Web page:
So let’s start writing all this out. Our electric potential, which is a function of 𝑥, 𝑦, and 𝑧, is equal to negative 𝑥 𝑦 cubed times 𝑧 plus five 𝑥𝑧, where 𝑥, 𝑦, and 𝑧 correspond to distances in meters. We want to calculate electric field based on this. And to do that, let’s go through one by one and take these three partial derivatives of our electric potential. Once we’ve done that, we can piece all three parts together to solve ultimately for electric field, 𝐸.

We’ll start out then with the partial derivative of 𝑉 with respect to 𝑥, that is, differentiating our electric potential with respect to the variable 𝑥. Remembering our differentiation rules, we see that works out to negative 𝑦 cubed times 𝑧 plus five times 𝑧. That’s the first of three derivatives we’ll take.

Next, we’ll do d𝑉 d𝑦. Differentiating our potential with respect to 𝑦, we see we’ll make use of the chain rule in order to differentiate this first term. The derivative of this first term is negative three times 𝑥 𝑦 squared times 𝑧, and the derivative of the second term with respect to 𝑦 is zero. That’s our second derivative.

And now we’ll move on to the third and final one. The derivative of 𝑉 with respect to 𝑧 is negative 𝑥 𝑦 cubed plus five times 𝑥.

We’ve now got all three of our terms which form the components of the electric field vector. Before we combine them according to this relationship, let’s plug in the given values at which we want to solve for the electric field. Here we have 𝑥 corresponding to 5.00, 𝑦 corresponding to 3.00, and 𝑧 corresponding to 1.00. Let’s apply these three values to our first partial derivative term, d𝑉 d𝑥.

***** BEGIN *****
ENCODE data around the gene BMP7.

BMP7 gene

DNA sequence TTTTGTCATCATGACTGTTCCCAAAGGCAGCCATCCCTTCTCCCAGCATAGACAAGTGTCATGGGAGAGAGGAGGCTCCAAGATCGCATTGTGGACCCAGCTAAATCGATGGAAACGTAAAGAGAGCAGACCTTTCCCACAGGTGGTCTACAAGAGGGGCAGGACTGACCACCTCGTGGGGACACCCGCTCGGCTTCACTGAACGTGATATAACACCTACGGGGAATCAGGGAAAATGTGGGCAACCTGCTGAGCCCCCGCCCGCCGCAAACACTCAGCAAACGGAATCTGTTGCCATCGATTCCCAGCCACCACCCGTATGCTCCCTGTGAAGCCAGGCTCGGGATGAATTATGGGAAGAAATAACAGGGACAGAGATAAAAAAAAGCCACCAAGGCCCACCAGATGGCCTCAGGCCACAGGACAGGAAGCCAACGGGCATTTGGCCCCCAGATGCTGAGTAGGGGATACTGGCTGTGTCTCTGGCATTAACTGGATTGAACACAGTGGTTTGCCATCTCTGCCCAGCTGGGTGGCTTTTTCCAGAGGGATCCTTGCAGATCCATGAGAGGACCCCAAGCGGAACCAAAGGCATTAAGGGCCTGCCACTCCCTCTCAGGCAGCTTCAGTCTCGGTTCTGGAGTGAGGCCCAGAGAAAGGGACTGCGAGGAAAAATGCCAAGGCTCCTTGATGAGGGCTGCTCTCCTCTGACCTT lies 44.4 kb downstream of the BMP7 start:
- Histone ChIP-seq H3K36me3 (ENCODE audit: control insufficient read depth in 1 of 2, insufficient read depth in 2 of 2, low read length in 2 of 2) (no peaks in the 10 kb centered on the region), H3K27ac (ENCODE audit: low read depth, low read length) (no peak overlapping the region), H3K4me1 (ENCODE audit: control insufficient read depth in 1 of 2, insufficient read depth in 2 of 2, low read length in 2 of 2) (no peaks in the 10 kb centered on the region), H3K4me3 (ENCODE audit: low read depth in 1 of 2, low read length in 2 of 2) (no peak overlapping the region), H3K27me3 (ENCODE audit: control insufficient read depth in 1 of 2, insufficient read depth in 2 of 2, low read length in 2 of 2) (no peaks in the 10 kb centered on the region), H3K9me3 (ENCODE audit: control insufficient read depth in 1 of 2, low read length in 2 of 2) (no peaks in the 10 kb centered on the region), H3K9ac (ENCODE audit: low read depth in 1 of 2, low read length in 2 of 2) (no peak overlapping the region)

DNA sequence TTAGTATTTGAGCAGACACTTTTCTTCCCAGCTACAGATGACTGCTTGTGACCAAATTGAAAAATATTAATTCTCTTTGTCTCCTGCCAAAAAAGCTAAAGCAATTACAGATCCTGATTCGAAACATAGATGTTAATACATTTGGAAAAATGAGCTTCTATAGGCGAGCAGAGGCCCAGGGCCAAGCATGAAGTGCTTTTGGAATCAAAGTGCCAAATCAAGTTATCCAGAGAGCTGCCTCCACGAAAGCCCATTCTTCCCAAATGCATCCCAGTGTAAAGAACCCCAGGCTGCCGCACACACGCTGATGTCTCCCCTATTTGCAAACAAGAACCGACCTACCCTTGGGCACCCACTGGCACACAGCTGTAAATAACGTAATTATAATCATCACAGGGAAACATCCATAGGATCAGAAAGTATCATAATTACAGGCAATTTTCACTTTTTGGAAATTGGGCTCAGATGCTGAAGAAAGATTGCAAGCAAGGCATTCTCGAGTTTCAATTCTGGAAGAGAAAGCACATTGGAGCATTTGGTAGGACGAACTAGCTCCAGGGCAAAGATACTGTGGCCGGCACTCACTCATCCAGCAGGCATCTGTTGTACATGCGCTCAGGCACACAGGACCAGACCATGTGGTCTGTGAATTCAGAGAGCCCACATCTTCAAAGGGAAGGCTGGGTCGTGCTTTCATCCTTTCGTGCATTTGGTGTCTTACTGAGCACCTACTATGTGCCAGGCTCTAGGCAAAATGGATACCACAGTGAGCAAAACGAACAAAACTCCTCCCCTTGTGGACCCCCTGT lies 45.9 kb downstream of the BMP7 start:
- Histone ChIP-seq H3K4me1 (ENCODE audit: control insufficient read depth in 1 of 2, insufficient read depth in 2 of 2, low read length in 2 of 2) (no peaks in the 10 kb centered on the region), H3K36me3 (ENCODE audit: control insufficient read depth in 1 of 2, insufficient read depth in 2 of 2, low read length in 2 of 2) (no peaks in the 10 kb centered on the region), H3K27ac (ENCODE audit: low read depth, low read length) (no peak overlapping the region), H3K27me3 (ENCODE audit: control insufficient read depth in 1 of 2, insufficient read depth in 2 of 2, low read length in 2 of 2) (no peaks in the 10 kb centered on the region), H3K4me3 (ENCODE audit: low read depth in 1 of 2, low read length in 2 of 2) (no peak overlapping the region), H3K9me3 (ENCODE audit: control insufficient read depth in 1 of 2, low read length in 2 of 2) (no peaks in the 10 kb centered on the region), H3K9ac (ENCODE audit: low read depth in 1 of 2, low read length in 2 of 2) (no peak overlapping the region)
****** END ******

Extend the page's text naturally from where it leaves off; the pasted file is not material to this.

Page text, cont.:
Plugging in for the given 𝑦 and 𝑧 values, when we calculate this expression, it comes out to negative 22.0. That’s our 𝑥-component of the electric field. Now let’s consider the 𝑦-component, d𝑉 d𝑦. Plugging in for 𝑥, 𝑦, and 𝑧 here, 3.00 squared is 9.00 multiplied by 5.00 is 45.0. And all that multiplied by three times 1.00 is equal to negative 135. That’s the 𝑦-component of the electric field.

And finally, on to the 𝑧-component, plugging in for those values, 3.00 cubed is 27.0 multiplied by 5.00 is 135 with a minus sign in front. And negative 135 plus five times 5.00 all comes out to negative 110.

We’ve made great progress. We now have the 𝑥-, 𝑦-, and 𝑧-components of our electric field, 𝐸. All we need to do now is arrange these coordinates in their proper relationship, and we won’t wanna forget the minus sign leading off all these values. Here then is how we can write out our electric field, 𝐸.

We can say it’s equal to positive 22.0 volts per meter in the 𝑥-direction plus 135 volts per meter in the 𝑦 plus 110 volts per meter in the 𝑧-direction. Or another way to write this is to use parentheses and write 22.0𝐢, 135𝐣, 110𝐤 volts per meter. That’s the electric field based on this electric potential at the given coordinate location.